The Pension Schemes Act 2021 (Commencement No. 4) Regulations 2021, which were also released today, pave the way for the introduction of the new transfer conditions.
- legislation in respect of the change to NMPA from 55 to 57 (see below)
- a power to make regulations to address tax impacts that arise from the rectification of age discrimination in public service pension schemes (following the McCloud judgment – see 7 Days)
- changes to time periods for notice and information requirements in relation to Scheme Pays
- changes to the calculation of income tax liability under the Income Tax Act 2007 to ensure consistent treatment across pensions tax charges.
The Bill will have its second reading on 16 November 2021.
As originally drafted (see our original Alert), the legislation proposed introducing a “window of opportunity” allowing individuals to join a scheme on or before 5 April 2023 to gain a protected pension age (“PPA”). Following “stakeholder concerns”, the Government is now legislating to close that window as at 23.59 on 3 November 2021 (see our response to consultation). However, individuals who made a “substantive request” to transfer before 4 November 2021 may still receive the protection. Given the current drafting of the legislation, whether a request for a recognised transfer has been made before 4 November may require a judgment call on the part of the trustees, unless HMRC’s forthcoming guidance provides clarity.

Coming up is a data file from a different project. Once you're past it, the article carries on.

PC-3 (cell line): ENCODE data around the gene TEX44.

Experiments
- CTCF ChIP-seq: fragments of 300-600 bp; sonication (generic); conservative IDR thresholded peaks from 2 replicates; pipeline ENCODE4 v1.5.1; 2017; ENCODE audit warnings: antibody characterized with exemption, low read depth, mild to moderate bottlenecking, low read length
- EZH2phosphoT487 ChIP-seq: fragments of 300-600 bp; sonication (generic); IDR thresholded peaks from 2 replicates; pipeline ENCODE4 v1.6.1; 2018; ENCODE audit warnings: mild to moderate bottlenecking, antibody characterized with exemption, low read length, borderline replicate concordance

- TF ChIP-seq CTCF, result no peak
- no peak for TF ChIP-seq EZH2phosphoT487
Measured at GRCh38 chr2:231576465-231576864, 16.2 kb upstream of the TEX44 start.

According to a statement from John Glen MP, prior notice of the window closing was deliberately not given at the Budget on 27 October 2021 (see 7 Days), as that may have created “unnecessary turbulence in the pensions market and led to some consumer detriment”.
Other clarificatory changes have been made, including to the operation of the block transfer condition, and the interaction of the PPA with the meeting of the block transfer and entitlement conditions. Members of pension schemes with a previously awarded PPA of less than 50 or 55 will see no change in respect of their current PPA.
Guidance is promised from HMRC, including as to transitional provisions, but with no date as yet. In the meantime, HMRC has published a Tax Information and Impact Note on Increasing Normal Minimum Pension Age.